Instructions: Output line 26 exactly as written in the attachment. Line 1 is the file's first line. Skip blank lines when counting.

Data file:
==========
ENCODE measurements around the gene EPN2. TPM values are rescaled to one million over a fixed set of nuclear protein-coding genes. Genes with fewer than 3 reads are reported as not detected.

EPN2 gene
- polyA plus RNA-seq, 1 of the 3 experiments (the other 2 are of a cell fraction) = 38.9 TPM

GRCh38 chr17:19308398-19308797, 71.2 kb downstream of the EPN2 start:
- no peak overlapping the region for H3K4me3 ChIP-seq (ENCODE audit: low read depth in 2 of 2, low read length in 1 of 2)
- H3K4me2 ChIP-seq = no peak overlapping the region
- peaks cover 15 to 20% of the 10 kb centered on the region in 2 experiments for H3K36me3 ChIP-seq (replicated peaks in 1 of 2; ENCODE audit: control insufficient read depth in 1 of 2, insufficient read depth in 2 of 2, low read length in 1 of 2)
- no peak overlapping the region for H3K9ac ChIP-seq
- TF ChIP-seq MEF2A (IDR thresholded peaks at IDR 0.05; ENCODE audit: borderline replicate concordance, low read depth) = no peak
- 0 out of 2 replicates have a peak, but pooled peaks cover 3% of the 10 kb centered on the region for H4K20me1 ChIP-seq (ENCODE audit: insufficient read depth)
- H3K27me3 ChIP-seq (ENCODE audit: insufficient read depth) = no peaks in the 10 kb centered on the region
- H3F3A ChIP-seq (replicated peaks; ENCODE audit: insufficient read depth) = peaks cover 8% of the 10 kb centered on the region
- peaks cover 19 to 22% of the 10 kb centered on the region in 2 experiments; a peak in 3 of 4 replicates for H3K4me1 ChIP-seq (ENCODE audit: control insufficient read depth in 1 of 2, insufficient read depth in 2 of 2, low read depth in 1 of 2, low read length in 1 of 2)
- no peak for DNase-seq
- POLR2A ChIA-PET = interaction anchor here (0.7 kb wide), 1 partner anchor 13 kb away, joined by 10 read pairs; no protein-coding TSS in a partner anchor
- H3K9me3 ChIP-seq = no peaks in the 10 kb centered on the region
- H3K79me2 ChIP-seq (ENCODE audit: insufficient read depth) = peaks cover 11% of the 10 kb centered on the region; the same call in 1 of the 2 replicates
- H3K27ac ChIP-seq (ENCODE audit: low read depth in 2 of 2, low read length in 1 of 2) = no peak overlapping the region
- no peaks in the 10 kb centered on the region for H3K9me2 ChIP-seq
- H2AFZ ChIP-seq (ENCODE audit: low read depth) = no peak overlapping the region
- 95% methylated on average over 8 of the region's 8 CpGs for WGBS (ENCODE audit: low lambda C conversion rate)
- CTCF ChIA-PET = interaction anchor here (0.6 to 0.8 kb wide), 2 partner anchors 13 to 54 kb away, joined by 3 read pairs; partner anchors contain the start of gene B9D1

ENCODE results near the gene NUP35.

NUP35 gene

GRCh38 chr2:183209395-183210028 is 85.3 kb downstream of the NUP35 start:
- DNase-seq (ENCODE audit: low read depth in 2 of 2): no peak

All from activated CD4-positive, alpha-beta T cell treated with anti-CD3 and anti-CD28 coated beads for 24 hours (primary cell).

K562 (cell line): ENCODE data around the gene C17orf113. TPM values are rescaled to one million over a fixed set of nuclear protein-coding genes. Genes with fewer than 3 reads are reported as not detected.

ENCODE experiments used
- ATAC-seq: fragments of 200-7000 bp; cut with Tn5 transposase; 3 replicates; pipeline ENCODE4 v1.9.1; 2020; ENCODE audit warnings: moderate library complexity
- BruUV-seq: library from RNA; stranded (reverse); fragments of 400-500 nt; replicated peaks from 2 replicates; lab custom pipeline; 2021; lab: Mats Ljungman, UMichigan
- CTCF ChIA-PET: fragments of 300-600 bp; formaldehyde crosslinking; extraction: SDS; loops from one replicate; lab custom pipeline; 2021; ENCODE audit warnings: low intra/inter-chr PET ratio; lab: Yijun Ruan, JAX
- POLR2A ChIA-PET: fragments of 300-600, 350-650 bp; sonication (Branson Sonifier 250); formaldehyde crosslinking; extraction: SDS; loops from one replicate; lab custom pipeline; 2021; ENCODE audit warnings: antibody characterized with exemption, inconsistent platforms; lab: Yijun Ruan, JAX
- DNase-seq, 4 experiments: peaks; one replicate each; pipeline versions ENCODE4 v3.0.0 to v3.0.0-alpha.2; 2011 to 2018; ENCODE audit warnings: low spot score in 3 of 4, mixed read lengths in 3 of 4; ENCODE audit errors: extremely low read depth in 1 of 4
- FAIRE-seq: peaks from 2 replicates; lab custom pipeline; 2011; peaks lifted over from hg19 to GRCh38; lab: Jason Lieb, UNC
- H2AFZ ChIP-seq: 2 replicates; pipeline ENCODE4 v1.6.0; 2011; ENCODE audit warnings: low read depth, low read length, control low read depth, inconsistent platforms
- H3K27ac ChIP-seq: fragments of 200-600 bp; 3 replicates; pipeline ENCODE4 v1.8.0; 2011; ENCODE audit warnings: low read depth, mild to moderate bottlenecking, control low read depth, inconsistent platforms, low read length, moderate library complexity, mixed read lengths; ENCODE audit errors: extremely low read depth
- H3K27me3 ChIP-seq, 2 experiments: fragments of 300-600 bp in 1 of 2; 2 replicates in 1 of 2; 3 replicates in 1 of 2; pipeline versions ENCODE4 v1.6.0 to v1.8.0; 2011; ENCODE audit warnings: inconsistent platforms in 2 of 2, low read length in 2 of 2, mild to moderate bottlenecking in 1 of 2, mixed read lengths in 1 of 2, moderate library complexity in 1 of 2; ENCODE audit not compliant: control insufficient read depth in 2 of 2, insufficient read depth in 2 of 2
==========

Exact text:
- DNase-seq (ENCODE audit: low read depth in 2 of 2): no peak